Recently, various studies have focused on farmers’ sociopsychological behavior, climate change, and impact of pesticide on human health [18,19]; however, to the best of our knowledge, no study has determined the knowledge on pesticide handling practices and factors affecting adoption of personal protective equipment in Nepal. Therefore, the current article focuses on the determinants of adoption of PPE while spraying pesticide and their knowledge in pesticide handling practices.

2. Research Methodology

2.1. Study Area

The study site was chosen from different places in Nepal where a similar type of research has not been conducted previously. The details of the study area (Figure 1) are shown in Table 1. The number of respondents varies from 5 to 60 [20].

2.2. Sample Size and Sampling Techniques

The sample size for the survey varies from 5 to 60 with a total of 281 respondents from 6 provinces of Nepal. Sampling techniques include simple random sampling without replacement where the study area was selected randomly and, thereof, also the respondents. A key informant interview was conducted with the use of semistructured questionnaires. Pilot testing was performed with 10 respondents of Morang but was not included in the datasets; it was mainly for the purpose of validity of questions and for including the farmers problem from the study area. The survey was conducted from February 19–March 15 (2020).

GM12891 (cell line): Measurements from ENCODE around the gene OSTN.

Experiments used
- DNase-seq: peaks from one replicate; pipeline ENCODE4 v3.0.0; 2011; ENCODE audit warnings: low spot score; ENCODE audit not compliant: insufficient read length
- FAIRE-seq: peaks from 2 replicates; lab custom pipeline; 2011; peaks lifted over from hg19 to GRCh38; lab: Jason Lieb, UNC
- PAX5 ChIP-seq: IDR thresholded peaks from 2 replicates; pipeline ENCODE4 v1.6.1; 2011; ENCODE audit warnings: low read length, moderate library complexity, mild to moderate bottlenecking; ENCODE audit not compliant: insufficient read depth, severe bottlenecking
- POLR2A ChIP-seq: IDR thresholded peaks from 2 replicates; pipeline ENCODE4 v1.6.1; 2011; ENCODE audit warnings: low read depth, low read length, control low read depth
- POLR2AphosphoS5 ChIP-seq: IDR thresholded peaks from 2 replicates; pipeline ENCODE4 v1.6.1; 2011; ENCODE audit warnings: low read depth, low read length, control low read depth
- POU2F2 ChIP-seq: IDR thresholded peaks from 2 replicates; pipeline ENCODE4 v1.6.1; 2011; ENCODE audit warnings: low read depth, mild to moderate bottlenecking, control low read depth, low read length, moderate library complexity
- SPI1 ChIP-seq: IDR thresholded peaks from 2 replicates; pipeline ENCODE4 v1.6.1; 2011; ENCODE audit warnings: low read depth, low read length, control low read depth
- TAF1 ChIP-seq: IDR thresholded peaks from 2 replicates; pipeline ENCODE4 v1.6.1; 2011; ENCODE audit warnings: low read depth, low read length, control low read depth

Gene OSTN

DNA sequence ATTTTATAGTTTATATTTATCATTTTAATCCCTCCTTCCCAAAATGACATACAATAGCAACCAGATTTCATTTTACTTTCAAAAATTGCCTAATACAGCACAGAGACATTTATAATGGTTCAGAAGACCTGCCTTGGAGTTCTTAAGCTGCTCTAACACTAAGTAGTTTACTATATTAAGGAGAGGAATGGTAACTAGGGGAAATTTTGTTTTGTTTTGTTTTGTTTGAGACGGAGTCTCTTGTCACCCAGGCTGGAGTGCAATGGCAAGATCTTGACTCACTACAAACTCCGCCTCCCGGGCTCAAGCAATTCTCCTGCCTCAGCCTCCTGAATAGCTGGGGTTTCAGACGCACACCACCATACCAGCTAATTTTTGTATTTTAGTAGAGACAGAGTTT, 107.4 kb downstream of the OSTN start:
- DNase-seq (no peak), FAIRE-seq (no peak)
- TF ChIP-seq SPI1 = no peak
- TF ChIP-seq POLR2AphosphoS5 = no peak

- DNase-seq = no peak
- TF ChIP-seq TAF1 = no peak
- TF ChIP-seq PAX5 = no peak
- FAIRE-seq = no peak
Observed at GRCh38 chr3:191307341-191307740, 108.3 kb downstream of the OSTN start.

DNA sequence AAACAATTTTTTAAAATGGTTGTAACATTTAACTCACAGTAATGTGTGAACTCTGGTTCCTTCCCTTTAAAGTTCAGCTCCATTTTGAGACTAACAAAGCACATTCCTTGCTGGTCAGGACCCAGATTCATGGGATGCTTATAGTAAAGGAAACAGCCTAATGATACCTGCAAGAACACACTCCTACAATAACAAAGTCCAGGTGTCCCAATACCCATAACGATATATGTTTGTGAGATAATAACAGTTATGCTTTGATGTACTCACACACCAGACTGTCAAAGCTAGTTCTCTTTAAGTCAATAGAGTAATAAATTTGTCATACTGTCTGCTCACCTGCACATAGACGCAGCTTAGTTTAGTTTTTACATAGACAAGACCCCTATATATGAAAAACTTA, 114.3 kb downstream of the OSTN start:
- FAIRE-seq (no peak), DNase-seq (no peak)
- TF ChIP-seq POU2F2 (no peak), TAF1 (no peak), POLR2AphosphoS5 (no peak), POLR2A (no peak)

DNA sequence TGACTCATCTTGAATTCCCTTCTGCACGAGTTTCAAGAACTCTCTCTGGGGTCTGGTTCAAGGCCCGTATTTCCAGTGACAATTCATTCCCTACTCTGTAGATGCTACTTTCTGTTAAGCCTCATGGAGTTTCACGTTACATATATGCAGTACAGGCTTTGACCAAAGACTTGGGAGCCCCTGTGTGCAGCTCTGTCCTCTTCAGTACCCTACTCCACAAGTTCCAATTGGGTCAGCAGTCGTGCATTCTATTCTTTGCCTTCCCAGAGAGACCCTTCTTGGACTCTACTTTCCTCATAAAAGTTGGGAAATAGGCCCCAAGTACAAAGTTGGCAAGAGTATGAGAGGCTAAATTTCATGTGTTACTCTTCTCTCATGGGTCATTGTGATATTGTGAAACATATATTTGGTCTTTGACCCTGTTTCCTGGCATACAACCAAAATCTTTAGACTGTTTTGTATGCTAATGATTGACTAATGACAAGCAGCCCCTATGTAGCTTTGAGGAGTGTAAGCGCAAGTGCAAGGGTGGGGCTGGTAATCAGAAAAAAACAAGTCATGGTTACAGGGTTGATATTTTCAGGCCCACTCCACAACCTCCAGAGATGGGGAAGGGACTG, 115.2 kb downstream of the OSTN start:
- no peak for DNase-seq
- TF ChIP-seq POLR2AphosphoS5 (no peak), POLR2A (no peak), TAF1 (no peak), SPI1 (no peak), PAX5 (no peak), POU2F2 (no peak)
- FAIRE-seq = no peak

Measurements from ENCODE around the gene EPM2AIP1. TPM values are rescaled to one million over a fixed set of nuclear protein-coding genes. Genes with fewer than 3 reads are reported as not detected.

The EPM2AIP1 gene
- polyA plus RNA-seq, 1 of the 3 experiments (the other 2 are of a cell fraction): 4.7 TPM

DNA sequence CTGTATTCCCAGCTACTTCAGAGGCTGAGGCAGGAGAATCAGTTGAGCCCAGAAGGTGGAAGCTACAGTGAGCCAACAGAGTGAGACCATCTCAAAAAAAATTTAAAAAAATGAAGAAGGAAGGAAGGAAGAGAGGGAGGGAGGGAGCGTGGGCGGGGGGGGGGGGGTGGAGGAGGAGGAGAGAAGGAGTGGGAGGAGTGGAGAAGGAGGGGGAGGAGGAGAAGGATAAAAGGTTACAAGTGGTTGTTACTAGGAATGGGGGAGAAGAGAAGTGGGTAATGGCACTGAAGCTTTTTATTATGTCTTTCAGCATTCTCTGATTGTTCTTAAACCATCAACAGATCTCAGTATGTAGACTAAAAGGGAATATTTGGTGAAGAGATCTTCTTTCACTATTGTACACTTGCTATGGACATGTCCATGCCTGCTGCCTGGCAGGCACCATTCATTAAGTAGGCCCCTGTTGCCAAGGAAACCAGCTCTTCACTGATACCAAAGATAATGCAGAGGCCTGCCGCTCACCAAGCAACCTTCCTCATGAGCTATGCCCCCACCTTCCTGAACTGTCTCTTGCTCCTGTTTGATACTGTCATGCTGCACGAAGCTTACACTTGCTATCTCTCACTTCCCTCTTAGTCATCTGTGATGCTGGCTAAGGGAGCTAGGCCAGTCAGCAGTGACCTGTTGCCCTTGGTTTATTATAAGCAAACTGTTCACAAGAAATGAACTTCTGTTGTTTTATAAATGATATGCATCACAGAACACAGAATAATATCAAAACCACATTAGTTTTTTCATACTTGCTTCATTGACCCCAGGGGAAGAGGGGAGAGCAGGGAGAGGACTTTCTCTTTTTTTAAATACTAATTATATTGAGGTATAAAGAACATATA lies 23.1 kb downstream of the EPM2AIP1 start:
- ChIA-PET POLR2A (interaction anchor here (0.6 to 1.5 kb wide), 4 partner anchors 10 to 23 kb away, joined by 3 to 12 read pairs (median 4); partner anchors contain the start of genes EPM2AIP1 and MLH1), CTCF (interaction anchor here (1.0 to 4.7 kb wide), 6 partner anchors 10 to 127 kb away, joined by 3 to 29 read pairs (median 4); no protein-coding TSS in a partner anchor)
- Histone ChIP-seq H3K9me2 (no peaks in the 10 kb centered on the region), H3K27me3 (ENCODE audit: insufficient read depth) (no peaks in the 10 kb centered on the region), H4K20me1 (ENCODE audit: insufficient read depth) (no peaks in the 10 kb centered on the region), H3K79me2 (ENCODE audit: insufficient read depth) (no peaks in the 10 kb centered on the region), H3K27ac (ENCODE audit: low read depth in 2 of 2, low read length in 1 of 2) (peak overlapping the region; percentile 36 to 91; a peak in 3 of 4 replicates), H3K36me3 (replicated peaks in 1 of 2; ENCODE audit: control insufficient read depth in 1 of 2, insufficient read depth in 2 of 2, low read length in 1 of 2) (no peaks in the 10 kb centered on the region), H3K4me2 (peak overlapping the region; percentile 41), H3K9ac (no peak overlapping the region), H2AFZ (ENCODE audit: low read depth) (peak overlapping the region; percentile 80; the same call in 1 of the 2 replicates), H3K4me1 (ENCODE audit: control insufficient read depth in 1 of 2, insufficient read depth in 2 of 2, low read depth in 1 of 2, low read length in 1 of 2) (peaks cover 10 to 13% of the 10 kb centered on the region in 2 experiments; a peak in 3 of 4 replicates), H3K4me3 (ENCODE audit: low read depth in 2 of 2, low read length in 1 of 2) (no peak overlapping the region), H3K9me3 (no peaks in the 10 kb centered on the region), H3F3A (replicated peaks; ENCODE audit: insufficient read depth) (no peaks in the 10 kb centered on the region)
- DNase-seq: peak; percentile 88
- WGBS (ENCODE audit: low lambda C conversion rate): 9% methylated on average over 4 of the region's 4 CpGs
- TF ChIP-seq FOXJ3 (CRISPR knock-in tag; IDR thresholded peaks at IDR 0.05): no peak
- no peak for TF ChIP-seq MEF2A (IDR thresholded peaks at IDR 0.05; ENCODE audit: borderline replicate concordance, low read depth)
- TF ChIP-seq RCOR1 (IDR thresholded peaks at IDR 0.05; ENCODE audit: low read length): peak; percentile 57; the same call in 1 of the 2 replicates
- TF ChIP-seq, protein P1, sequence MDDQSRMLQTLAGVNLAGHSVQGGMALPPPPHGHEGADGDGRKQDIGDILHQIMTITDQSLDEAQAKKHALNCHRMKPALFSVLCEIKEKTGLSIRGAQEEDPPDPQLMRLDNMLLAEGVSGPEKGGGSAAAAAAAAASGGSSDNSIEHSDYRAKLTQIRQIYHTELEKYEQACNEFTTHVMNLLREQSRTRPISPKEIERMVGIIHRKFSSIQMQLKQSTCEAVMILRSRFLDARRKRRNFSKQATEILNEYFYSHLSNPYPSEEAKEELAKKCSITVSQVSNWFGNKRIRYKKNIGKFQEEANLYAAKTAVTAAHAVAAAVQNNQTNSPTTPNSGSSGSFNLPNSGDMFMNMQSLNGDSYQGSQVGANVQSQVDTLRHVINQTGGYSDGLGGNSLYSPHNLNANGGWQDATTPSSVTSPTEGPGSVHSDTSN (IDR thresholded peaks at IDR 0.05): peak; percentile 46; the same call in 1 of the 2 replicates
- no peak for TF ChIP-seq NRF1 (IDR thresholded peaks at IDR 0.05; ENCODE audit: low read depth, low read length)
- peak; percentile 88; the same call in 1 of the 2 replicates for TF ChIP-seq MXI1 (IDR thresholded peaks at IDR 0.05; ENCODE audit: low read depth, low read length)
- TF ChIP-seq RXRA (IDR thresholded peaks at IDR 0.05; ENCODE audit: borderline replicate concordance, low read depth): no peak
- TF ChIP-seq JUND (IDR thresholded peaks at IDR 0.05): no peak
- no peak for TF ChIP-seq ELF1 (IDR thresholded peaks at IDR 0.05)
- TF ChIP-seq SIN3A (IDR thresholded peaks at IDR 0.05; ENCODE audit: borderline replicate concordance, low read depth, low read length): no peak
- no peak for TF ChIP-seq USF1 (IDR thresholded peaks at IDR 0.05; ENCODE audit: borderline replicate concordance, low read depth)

2.3. Research Questionnaire

The research questionnaire includes the questionnaires for primary information collection through interviews and focus group discussion (reliable to exchange knowledge and triangulate the collected information) [21]. Also, secondary information was used for supporting the findings of the study and was accessed through national and international open-access journals, newspapers, magazines, and bulletins.

2.4. Statistical Analysis

Data were entered into ms-excel 2013 and were analyzed using IBM SPSS V.21.0 and Stata 16. The details of the codings used in the data sheet are as shown in Table 2. The descriptive which includes frequency, percentage, mean, standard deviation, and chi-square association was analyzed using IBM SPSS V 21.0. However, for binary logit regression analysis, Stata (Stata-crop, LLC) was used [22].

Binary logit regression was used in this study to approach objectives. For the logit regression model [23], the dependent variable was the adoption of personal protective equipment whereas independent variables were gender, age, schooling years, number of members in the family, buying pesticide by names, reading labels, and training related to pesticide (Table 2). The logistic regression model was also used in [24] to determine the factors affecting safe pesticide handling. The model was also used in [22] to determine people's awareness of good agricultural practices and socioeconomic factors affecting them.